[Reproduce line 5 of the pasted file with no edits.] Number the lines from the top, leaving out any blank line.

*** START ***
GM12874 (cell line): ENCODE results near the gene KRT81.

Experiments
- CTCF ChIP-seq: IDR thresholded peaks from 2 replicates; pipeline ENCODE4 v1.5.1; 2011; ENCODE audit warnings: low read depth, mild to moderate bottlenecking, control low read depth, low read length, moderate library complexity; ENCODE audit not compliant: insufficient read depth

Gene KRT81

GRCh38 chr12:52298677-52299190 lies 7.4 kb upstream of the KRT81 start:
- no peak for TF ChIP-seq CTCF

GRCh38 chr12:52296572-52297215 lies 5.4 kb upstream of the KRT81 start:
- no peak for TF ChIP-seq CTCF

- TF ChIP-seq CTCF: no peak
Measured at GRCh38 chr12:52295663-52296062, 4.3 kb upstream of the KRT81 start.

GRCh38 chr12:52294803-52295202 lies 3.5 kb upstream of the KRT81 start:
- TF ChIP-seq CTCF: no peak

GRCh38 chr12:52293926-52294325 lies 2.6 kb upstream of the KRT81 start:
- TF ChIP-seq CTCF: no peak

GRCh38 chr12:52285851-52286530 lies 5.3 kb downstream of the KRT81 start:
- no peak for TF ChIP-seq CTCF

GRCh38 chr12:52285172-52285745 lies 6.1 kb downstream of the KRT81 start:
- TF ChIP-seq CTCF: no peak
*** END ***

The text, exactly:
GRCh38 chr12:52298677-52299190 lies 7.4 kb upstream of the KRT81 start: